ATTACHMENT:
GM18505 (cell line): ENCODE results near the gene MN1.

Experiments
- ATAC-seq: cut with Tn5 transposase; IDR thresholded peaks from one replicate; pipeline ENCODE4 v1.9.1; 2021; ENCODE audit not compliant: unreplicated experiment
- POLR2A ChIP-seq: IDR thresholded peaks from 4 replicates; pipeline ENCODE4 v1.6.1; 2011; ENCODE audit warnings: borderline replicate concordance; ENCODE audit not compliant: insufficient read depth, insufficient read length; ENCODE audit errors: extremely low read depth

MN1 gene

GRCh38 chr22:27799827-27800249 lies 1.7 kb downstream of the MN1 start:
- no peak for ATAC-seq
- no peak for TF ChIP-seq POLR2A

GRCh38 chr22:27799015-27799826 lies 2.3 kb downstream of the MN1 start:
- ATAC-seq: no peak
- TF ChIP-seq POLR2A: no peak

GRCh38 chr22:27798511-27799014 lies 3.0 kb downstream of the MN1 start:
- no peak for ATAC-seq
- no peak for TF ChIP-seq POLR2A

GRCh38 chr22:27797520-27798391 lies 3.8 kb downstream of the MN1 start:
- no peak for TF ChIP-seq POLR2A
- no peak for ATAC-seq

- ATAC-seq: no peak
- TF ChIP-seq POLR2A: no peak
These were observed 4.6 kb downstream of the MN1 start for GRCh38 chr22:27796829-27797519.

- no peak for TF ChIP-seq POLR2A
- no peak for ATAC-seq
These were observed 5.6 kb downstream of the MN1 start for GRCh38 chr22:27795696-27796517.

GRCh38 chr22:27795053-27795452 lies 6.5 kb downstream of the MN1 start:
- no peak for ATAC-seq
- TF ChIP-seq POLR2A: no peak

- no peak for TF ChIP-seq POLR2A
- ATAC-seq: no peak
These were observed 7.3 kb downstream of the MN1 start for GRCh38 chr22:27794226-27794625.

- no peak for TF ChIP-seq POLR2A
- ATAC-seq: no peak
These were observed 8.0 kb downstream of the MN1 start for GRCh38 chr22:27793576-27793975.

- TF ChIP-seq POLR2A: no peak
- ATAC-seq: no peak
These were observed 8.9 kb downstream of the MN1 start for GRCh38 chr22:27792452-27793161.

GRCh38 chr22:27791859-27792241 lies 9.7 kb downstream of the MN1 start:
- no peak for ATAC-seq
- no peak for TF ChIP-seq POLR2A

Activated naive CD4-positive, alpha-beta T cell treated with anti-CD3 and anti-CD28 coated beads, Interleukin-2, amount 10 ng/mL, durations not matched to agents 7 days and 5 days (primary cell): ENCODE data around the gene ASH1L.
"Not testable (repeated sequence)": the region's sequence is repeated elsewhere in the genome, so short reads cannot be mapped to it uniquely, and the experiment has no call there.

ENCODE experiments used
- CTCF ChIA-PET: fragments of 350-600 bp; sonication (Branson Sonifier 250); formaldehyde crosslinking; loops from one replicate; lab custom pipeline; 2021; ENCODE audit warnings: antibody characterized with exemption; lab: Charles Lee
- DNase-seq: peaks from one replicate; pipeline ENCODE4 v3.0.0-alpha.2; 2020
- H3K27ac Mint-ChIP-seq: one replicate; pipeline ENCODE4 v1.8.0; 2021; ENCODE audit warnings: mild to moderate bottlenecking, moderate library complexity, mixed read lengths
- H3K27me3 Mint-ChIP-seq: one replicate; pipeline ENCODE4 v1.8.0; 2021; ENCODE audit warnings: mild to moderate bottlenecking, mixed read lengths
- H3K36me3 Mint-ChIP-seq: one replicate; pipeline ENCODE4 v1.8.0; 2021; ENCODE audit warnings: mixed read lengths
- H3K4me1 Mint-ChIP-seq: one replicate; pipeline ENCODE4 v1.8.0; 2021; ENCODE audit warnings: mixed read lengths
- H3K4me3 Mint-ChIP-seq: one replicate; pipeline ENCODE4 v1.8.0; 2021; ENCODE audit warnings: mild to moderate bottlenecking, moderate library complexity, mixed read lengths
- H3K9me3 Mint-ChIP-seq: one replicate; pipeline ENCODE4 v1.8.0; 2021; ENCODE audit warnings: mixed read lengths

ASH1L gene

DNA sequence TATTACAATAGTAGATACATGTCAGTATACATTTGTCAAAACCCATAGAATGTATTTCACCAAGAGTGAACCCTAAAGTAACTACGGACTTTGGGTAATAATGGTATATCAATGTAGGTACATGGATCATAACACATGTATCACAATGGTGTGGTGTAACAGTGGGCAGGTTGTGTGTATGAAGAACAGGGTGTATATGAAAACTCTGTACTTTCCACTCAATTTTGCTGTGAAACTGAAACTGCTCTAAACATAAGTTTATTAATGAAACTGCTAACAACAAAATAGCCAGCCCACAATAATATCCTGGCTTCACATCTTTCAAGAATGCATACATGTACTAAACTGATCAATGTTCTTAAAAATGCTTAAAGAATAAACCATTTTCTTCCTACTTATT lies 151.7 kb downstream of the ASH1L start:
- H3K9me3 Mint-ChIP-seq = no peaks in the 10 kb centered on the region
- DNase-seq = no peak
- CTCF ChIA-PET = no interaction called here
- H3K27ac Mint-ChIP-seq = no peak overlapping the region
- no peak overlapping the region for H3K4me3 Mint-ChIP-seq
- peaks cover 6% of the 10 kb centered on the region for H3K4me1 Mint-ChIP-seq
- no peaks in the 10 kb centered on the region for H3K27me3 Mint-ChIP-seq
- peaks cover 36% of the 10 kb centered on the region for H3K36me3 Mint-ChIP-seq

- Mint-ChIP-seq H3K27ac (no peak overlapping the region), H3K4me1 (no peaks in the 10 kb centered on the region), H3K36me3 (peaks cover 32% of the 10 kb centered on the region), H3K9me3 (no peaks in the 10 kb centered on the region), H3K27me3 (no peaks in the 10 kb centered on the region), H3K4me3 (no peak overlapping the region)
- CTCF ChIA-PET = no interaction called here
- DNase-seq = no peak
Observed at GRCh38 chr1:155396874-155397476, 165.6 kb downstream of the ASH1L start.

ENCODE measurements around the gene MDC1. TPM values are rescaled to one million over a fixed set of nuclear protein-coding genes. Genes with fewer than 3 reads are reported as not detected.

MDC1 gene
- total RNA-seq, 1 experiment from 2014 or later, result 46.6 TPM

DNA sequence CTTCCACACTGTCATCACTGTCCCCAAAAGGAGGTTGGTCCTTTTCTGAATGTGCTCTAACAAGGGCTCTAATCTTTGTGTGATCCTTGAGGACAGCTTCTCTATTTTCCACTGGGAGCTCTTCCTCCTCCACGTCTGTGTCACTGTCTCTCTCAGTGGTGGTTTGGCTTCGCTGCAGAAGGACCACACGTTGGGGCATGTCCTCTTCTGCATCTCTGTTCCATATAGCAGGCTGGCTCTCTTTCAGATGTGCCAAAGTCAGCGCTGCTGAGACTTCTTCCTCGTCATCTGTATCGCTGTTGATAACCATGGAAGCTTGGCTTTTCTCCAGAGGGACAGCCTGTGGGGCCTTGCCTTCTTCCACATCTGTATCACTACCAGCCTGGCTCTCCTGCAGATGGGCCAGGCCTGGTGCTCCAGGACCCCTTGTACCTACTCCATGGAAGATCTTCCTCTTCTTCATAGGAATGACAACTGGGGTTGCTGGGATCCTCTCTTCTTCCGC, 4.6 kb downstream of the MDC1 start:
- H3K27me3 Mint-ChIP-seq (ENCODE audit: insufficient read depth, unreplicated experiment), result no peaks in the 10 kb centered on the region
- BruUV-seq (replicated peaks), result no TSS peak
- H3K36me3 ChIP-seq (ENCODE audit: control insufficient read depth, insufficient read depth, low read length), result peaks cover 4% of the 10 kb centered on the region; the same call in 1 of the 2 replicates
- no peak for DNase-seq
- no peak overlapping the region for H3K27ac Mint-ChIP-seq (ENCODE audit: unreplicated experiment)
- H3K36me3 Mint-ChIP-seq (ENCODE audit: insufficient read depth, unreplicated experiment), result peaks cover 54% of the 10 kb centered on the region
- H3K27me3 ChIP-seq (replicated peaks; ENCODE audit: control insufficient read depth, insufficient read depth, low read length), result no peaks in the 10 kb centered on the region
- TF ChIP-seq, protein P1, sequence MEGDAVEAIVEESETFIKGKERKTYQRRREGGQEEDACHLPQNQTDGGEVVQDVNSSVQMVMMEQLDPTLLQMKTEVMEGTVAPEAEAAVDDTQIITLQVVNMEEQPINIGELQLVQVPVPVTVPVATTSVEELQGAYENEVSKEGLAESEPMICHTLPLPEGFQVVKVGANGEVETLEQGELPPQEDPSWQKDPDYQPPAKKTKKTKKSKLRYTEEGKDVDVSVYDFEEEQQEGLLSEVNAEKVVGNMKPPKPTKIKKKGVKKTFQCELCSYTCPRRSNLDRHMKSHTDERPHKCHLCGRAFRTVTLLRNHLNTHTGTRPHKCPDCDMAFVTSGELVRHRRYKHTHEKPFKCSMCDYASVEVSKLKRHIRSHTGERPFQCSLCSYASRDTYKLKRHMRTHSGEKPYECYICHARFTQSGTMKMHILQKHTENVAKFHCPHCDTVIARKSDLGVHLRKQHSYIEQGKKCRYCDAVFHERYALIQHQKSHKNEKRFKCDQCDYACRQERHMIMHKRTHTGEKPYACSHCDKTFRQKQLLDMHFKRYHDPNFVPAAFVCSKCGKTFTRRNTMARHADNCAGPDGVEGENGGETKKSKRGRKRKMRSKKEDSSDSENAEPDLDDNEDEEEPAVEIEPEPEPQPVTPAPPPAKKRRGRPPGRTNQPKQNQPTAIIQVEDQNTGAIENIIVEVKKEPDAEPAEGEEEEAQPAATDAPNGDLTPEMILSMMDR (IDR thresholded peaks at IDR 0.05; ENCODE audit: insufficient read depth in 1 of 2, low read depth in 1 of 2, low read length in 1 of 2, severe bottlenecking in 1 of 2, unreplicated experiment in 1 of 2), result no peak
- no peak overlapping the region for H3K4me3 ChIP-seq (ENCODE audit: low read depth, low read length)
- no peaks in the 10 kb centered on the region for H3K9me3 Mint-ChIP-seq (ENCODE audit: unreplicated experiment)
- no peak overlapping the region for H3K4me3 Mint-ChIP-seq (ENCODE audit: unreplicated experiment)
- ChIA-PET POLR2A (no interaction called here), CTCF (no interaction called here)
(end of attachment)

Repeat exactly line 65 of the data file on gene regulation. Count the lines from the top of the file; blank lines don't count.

MDC1 gene